Beyond the Big Five: 10 Birds You’ll See on Safari
Birds may not belong to Tanzania’s Big Five, but they are still an amazing part of the Serengeti ecosystem. Tanzania is home to over 1,100 bird species, with as many as 500 of them being visible in the Serengeti.
Here are 10 of Tanzania’s most spottable birds. You’re likely to come across many of them on your safari. No binoculars needed!
Instantly recognizable and enormous, the ostrich is prevalent throughout Tanzania. These flightless birds run at speeds over 43 miles per hour, making them the fastest land birds in the world. Female ostriches have grey-brown plumage, which provides good camouflage during the day, while male ostriches have black feathers, making them stealthy at night.
Ostriches make a range of sounds including snorts, whistles and loud booming noises when predators are near. It’s not uncommon to hear them before you see them!
Short-legged and heavily feathered in white, reddish-brown or grey-brown, the Tawny Eagle live nearly everywhere in Tanzania. They are formidable hunters, diving from their perches and seizing prey in their sharp talons. They’re not picky eaters, either, and are known to snack on insects when given the chance.
Found throughout the Serengeti, the Marabou stork has a massive dagger-like bill and pink head that appears as if sunburned. They also have huge wingspans that enable them to soar high above the ground. They are most often seen around carrion, stealing scraps from the kills of major predators. The lack of feathers around its head and neck enable it to stay clean while eating messy foods.
Marabou storks are intimidating, opportunistic creatures. When its throat sac is inflated, other marabous take this as a sign of dominance and get out of the way. If they are around a grass fire, it’s common for a stork to march ahead of the flames, attempting to grab any prey trying to flee.
Grey Crowned Crane
The striking grey crowned crane lives in the middle of the Serengeti, favoring flooded grasslands and open habitats when foraging. The males are commonly known for their performative dance, where they flap their colorful wings and skip around for potential mates. Despite the name, their “crown” is always golden-yellow!
Buff and gray with only three front toes, the kori bustard prefers wide open grasslands and lightly wooded savanna. These birds are notably carnivorous, their diet consisting of small mammals, lizards, snakes, seeds, berries and insects.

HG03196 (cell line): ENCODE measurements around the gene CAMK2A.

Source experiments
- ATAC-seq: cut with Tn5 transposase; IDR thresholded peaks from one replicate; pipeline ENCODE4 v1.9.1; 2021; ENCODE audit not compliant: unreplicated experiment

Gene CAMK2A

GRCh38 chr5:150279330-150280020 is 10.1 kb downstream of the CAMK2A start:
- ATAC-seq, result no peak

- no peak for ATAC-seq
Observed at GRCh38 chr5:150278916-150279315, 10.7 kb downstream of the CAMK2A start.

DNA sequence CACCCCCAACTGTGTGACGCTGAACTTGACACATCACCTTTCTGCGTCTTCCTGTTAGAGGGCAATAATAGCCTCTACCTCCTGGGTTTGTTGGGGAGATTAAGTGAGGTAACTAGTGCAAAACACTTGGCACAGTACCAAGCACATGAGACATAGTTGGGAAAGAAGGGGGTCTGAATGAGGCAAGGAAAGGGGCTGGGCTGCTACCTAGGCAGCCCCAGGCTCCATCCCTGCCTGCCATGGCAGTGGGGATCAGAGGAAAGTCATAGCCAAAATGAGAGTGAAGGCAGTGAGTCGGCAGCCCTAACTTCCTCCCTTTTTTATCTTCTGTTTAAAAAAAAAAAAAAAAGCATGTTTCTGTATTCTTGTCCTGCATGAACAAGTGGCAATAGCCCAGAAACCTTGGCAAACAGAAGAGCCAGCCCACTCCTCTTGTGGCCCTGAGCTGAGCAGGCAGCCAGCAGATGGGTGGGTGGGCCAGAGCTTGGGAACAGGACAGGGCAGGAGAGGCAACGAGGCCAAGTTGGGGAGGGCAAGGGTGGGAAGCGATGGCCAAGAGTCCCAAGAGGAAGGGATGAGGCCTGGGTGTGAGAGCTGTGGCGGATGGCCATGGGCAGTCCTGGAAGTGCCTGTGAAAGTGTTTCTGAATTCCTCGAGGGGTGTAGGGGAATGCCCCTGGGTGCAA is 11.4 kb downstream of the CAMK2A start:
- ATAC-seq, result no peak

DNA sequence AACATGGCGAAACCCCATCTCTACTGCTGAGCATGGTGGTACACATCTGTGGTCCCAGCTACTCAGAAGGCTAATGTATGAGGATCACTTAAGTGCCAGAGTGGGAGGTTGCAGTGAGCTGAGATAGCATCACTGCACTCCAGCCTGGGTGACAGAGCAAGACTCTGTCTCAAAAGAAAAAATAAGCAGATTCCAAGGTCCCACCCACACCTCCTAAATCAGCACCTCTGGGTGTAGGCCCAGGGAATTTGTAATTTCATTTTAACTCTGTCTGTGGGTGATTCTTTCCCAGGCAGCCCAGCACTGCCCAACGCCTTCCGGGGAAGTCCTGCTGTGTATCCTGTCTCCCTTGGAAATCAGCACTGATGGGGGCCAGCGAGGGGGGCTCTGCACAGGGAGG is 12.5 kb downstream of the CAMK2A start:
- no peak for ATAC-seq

During mating, the male inflates his esophagus up to four times its normal size and moves its tail feathers to reveal as much of its white underfeathers as possible. Just as striking as its appearance is its low-pitched booming sound, often made during courtship with a female.
Despite its tall, large body and question-mark-shaped neck, the lesser flamingo is the smallest flamingo in the world. Pink plumage defines this lanky bird, which live in large groups around Tanzania’s Lake Natron. Its diet consists almost entirely of microscopic blue-green algae and other organisms found in the lake, but will also eat small aquatic invertebrates.
Vitelline Masked Weaver
The vitelline masked weaver is a tiny, red-eyed bird found all over the Serengeti. Males have distinctive, bright yellow plumage with a pointy bill and chestnut coloring on the breast and crown. Females are much duller but have yellow streaks on their backs. Their vocalizations include “chek” noises and a fuzzy, garbled song, like radio static.
In the photo above, a male masked weaver builds a nest in the hopes that a female will pick it. However, females are very picky, and will reject most nests!
Stunning iridescent plumage makes the superb starling worthy of its name. They are found broadly across northern Tanzania and travel in small flocks. They are similar to many varieties of starling, but are easily distinguished by their white chest band, separating the blue breast from the fire-orange belly.
The lilac-breasted roller is found extensively through Tanzania, and its rust-colored cheeks, green crown, lilac breast and blue body make it highly visible. This bird is called a roller because its mating display often includes aerial stunts, such as rolling from side to side quickly–not to mention plenty of diving, swooping and loud, harsh cries.
Von der Decken’s Hornbill
You may recognize the Von der Decken’s hornbill as Zazu from the Lion King! This bird is native to Tanzania’s dry regions. Males have clunky, red bills while females have black bills. Females isolate themselves in small tree cavities to hatch and raise their chicks. During this time, the male feeds the female and the chicks through a slit in their nest.Video shot in 1/4 speed slow motion by Thomson guest Danny B. Smith